Andy Riley |

What I’ve learned in 26 years as an Urban Cowboy

In September 1989 I was hitching through the Rocky Mountains. I was 19. I was in Durango, Colorado: a town I travelled to for the well-thought-out reason that there was a Ramones instrumental I liked called Durango 95. I had a few spare dollars to burn, so I bought a cowboy hat. A proper one, made out of beaver and rabbit fur minced up and turned into felt, not one of your novelty hen night items.

It turned out to be a big style decision for me. When I got back to Britain a month later I kept on wearing the hat. As a teenager I was fascinated by Jon Voight’s character in Midnight Cowboy, Joe Buck. Joe travels from Texas to New York and insists on walking Manhattan dressed for a rodeo. You’re supposed to see his character as hopelessly naive, even delusional. Not a state to aspire to. I got the wrong end of the stick entirely. I loved the romance of moving through one world, but wearing clothes from another.

As the years went by, western wear sprouted all over me; the shirts, the boots, hats and more hats, belt buckles big as a toaster, a fringed jacket which is a bit over the top even for me. I feel comfortable in this stuff, like it’s the way I was always meant to dress. I identify as cowboy, I’m trans-cowboy.

I don’t dress like this all the time. Just quite a lot. For a quarter of a century. Here’s what I’ve discovered.

Twats in the street only ever shout one thing at you. Which is: ‘Yee-haa.’ That’s all they’ve got, ninety five percent of the time. You might walk past thousands of people and nobody says it, but then there’s one twat who does. And being a twat, he thinks he’s the first who ever did, and gets the hump if you don’t react to it. In his mind he’s sniped you up with his Jimmy Carr quip rifle. The other things people say are: ‘Where’s your horse’ (2.4% of the time) and the first bar of the theme from The Good, The Bad and The Ugly (2.4% of the time). Any other comments are so rare that decades later I can remember where and when they happened. A favourite was a guy ten years ago who shouted ‘Hey! Toy Story!’

There’s one section of the population who can most be relied on to shout Yee-haa. Rugby lads, city boys in suits. Who else was it going to be?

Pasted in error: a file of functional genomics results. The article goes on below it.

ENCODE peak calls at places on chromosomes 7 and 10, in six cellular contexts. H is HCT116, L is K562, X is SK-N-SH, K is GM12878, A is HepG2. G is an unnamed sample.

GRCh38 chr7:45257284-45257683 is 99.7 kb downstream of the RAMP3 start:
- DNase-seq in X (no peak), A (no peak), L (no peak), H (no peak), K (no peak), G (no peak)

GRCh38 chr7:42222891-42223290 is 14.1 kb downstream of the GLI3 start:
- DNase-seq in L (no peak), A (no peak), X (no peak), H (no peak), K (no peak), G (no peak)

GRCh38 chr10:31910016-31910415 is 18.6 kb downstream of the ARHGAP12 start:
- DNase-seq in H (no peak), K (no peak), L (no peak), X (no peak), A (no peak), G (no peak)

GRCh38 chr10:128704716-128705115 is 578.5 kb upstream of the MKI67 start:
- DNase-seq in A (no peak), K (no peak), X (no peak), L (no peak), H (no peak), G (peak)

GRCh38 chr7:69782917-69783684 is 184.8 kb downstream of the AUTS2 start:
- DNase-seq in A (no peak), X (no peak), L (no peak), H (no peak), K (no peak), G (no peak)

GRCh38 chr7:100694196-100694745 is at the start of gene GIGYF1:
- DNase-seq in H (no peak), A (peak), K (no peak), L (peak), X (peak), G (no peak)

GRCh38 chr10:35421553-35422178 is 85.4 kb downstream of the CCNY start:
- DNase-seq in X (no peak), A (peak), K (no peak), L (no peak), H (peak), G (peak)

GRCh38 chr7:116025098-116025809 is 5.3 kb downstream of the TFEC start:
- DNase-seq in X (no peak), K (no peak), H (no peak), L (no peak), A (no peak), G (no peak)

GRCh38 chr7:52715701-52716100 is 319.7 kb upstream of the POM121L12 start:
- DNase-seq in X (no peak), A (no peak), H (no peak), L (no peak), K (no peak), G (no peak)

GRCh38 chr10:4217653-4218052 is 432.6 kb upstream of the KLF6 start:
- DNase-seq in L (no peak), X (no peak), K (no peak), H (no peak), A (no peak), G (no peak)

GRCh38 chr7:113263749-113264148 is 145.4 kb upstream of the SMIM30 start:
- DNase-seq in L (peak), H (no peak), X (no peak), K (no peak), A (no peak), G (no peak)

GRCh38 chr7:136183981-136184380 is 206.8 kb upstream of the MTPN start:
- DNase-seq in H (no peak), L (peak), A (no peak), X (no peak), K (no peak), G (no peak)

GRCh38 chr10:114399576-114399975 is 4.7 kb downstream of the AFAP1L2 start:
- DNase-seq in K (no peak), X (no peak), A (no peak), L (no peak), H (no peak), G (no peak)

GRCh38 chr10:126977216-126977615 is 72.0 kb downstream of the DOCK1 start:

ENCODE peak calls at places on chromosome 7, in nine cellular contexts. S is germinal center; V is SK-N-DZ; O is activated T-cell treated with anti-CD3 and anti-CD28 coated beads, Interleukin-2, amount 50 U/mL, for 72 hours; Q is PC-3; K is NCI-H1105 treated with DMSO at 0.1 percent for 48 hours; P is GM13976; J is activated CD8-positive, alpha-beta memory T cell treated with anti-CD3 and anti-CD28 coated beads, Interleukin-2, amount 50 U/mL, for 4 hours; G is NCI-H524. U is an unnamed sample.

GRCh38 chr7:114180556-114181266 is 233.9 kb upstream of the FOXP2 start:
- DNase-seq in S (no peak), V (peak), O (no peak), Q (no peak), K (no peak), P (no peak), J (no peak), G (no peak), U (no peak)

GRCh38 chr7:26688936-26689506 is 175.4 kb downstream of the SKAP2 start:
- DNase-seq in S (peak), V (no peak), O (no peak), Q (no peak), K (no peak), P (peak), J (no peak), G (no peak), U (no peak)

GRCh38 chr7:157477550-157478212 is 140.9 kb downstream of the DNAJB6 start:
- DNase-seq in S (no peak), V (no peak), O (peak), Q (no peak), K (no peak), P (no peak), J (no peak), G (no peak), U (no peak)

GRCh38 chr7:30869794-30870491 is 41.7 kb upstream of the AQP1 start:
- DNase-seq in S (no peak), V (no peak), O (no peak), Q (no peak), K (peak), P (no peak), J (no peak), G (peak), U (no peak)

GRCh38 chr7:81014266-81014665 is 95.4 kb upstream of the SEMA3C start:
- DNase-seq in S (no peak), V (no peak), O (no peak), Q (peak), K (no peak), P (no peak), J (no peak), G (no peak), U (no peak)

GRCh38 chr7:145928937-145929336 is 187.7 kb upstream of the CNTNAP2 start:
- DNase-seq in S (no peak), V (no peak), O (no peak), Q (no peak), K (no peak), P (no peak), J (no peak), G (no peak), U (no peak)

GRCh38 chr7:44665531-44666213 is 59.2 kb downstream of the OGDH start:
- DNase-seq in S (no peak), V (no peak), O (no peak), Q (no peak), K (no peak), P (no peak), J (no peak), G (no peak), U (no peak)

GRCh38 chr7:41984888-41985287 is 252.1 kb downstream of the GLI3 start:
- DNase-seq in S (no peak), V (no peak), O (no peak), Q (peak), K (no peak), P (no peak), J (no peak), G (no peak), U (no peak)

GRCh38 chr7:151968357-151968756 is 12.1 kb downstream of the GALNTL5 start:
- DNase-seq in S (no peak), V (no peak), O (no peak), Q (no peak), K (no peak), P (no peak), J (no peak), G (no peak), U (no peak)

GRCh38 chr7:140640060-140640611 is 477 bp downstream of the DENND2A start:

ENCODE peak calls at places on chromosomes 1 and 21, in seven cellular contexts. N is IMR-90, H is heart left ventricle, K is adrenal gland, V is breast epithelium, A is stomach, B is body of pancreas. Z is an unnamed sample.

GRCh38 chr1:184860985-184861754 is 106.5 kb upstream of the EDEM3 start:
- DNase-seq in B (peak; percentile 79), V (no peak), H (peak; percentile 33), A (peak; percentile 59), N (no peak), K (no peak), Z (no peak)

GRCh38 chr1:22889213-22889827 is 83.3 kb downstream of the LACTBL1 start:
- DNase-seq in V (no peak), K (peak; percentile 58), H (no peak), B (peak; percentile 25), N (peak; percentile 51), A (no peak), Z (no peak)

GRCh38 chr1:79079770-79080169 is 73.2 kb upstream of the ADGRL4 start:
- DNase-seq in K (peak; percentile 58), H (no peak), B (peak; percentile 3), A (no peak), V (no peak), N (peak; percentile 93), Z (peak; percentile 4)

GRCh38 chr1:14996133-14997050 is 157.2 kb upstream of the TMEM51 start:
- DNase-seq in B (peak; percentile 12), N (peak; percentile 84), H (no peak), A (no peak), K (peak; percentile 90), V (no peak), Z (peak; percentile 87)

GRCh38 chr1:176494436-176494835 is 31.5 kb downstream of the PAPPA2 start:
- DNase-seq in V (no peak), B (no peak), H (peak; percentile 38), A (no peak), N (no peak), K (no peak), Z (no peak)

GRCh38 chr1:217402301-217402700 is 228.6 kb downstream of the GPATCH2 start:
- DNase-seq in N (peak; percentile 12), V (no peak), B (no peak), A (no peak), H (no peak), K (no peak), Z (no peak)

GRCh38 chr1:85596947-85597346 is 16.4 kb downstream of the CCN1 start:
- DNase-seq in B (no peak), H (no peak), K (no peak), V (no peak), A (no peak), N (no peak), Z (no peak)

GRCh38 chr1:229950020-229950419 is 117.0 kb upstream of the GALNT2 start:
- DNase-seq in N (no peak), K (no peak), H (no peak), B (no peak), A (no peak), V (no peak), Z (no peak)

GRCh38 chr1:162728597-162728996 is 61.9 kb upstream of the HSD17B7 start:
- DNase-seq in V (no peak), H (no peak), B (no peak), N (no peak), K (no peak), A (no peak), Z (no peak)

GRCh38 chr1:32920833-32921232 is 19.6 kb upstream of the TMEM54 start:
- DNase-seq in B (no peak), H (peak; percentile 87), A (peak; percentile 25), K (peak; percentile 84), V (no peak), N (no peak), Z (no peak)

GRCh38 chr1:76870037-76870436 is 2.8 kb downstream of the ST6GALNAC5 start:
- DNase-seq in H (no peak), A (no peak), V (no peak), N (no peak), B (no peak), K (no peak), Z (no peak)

If you’re going to pick an affectation, make it a practical one. Cowboy hats cool you in the sun, and you don’t notice the rain when you’ve got an umbrella on your head made from beaver pubes.

Snakeskin boots need snakeskin polish. Reptan’s the stuff.

Blokes who want to wear your hat in a nightclub are nearly always arseholes. He’ll get shitty with you for refusing to be a clothes library. It’s a proper hat pal, it’s not from a fucking joke shop. The same arsehole has a worse arsehole friend who thinks it’ll be funny to steal it off your head when your back’s turned, so move away from that group fast.

Women asking to wear your hat – that’s more acceptable.

Cowboy hats always seems to look better on a woman than on me or any other man.

You live in fear of hipsters discovering your thing. There was a moment in 1999/2000 when western wear was a bubbling-under fashion trend. You saw the shirts around a lot more. I was dreading Stetsons mushrooming on skulls all over Hoxton. Madonna, always alert to this sort of thing, did a western-themed video for Don’t Tell Me in 2000. Then the trend blew over, before it reached critical mass. Since then I’ve been safe, what with the hipsters laboriously reworking every British pre-1940 look they could find. We’ve seen London bars full of Edwardian fops and Cyber-Ewan-McColls, but so far no cowpokes.

It’s a look you can wear at any age. It’ll still work when you’re 90. I’m in this for life.

You can take the outfit anywhere. Even the hardest pubs. You’ll be okay. It’s a look which disarms people. Except the city boy twats but enough on them.

You have to really learn to wear the hat. Hayley Campbell noticed that when it’s on, I strut; if I take it off, I’m all normal and shambly. And dancing with the hat and boots is just the best. You can really perform. There’s a whole repertoire of swivels, turns and flamenco stamps that wouldn’t make any sense in trainers and a beanie.

When you meet another man in a cowboy hat you repel each other like the north ends of two magnets. In Wyoming or Arizona, dressing cowboy is bang normal. But wearing the look in London, marking yourself out is the whole point. The last thing you want to see is a guy who had the same idea. He never wants to catch your eye either. But he’s probably going for that gothy-cowboy comic geek look anyway. Luckily it doesn’t happen more than once a year.

Britain’s got a whole lot more tolerant for looks outside the norm. In the early nineties, people gawped sometimes. Now they don’t so much.

Don’t you wear all this stuff. It’s mine, do you hear? All mine!

Andy R